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A new report out Wednesday concludes that the state Legislature, as well as local elected bodies, fail to reflect the actual racial, ethnic, gender and political makeup of Massachusetts.
In its report, the nonpartisan think tank MassINC identified several factors that have led to the disparities, and detailed the consequences for failing to address the divides.
Among the major findings:
-- White residents in Massachusetts are overrepresented by about 16% in the 200-member Legislature, while African American, Latino and Asian residents are underrepresented. The report finds that to bring the Legislature into balance to reflect the state's population, another 31 members of color would need to be elected.
-- Women are also underrepresented. Nearly 52% of the state's population is female, however less that 29% seats in the Legislature are currently occupied by women, putting Massachusetts in 27th place among states for gender representation. To reflect the population, another 47 women would be needed in the Legislature.
-- There are similar disparities in local government, with many city councils made up predominately of white males. For example, 64% of residents in Brockton are people of color, but just 8% of the city's elected officials are people of color.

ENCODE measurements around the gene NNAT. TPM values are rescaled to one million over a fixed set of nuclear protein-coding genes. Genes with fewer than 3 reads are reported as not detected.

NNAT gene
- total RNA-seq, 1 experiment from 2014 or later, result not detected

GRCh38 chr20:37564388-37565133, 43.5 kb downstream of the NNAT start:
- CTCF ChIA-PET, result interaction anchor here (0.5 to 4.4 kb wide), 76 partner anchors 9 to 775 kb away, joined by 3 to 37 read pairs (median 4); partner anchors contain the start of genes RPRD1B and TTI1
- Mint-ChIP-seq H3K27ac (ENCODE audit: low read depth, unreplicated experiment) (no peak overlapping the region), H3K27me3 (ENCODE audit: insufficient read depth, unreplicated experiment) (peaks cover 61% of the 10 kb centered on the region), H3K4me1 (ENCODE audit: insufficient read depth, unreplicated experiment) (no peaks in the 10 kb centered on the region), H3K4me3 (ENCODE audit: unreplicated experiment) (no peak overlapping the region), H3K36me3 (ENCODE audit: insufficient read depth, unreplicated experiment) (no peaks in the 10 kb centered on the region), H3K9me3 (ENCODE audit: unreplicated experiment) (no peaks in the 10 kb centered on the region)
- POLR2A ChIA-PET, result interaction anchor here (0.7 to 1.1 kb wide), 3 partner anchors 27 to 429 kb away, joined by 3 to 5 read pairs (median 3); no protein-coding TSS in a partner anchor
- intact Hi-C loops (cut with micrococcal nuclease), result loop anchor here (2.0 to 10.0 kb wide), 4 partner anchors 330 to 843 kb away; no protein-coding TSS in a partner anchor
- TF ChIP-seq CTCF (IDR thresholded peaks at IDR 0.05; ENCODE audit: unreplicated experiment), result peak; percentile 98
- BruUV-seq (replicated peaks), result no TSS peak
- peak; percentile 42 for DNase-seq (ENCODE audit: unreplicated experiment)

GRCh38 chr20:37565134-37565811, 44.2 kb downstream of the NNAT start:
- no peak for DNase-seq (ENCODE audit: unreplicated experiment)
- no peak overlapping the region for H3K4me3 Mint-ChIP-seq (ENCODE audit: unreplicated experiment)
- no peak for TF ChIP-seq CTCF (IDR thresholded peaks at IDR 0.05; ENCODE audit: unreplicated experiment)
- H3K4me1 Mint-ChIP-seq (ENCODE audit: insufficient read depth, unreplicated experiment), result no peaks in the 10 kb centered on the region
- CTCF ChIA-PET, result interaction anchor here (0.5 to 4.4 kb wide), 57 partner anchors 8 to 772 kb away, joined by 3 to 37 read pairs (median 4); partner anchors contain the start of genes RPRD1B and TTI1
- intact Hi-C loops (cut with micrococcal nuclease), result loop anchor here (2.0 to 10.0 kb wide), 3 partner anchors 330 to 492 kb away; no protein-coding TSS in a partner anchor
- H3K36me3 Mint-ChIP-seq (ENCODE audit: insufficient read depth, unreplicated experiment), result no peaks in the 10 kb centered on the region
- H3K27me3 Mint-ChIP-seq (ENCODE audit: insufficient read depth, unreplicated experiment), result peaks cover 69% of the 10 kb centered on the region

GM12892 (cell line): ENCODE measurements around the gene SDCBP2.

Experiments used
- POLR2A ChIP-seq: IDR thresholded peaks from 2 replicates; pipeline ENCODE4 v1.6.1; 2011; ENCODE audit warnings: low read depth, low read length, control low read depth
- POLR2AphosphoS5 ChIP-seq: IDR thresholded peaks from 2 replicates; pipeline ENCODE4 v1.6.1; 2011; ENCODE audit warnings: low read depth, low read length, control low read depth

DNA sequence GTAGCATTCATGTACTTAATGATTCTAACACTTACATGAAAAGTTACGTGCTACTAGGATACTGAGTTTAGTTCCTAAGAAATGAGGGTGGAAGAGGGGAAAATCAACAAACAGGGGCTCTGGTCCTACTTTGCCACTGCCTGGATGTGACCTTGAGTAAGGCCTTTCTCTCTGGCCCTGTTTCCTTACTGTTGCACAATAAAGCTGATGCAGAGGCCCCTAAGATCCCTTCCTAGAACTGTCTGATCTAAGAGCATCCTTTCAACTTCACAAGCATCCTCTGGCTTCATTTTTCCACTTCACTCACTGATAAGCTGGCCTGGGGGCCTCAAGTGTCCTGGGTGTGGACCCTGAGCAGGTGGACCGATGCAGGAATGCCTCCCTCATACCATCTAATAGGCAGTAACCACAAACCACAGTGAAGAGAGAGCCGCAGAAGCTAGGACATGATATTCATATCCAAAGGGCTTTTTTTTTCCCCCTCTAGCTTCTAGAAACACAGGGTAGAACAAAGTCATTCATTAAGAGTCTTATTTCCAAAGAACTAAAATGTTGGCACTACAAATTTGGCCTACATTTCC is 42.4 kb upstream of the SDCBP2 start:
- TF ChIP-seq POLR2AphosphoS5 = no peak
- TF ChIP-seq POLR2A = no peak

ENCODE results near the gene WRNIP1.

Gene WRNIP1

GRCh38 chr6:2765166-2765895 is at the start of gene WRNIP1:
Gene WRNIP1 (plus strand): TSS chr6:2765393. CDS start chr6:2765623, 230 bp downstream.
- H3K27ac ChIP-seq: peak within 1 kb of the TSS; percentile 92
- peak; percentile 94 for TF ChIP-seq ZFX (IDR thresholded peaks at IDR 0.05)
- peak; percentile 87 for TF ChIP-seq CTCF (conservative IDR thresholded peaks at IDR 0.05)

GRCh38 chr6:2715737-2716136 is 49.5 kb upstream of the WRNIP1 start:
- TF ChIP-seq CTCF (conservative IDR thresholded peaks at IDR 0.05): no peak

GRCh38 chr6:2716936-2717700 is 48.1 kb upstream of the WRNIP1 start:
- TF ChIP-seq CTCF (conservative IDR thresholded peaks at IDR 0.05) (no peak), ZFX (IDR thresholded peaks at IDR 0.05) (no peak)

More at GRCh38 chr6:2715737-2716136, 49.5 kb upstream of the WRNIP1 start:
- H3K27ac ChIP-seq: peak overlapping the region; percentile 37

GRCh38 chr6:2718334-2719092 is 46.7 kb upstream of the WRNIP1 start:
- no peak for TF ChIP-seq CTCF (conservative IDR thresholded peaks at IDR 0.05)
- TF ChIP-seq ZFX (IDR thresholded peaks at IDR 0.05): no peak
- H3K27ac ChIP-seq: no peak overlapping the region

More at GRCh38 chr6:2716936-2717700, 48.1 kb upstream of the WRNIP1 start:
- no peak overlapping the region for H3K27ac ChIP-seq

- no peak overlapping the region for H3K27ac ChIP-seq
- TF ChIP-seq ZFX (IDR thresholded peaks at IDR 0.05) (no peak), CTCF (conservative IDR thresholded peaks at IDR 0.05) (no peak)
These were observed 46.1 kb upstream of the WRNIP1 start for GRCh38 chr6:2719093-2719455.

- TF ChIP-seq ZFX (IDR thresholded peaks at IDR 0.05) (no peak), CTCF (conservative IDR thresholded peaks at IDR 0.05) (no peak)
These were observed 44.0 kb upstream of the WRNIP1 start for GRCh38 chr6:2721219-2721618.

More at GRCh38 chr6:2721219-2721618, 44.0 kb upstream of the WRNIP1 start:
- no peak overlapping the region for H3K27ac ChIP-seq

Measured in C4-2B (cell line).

The report points to a lack of citizen participation and low voter turnout as major reasons for the disparities. It recommends the state consider reducing the number of elections, by holding state and local elections simultaneously. Currently, state elections are held in even-numbered years while municipal elections are in odd-numbered years.
Other recommendations include public funding for candidates and parties. The report argues that public financing increases the racial, economic and gender diversity of candidates for public office.
The report claims Massachusetts ranks last or nearly last on measures of electoral competitiveness for state legislatures. Only a third of all seats were contested in November 2018, and fewer than half of the 160 House and 40 Senate seats were contested in either the general or primary elections.
The shrinking local news media is also cited in the report as contributing to a disinterest in state and local government. The report authors say new business models need to be developed for state and local news. A bill currently before the Legislature would establish a special commission to look at how the declining number of local news outlets has affected underserved communities.
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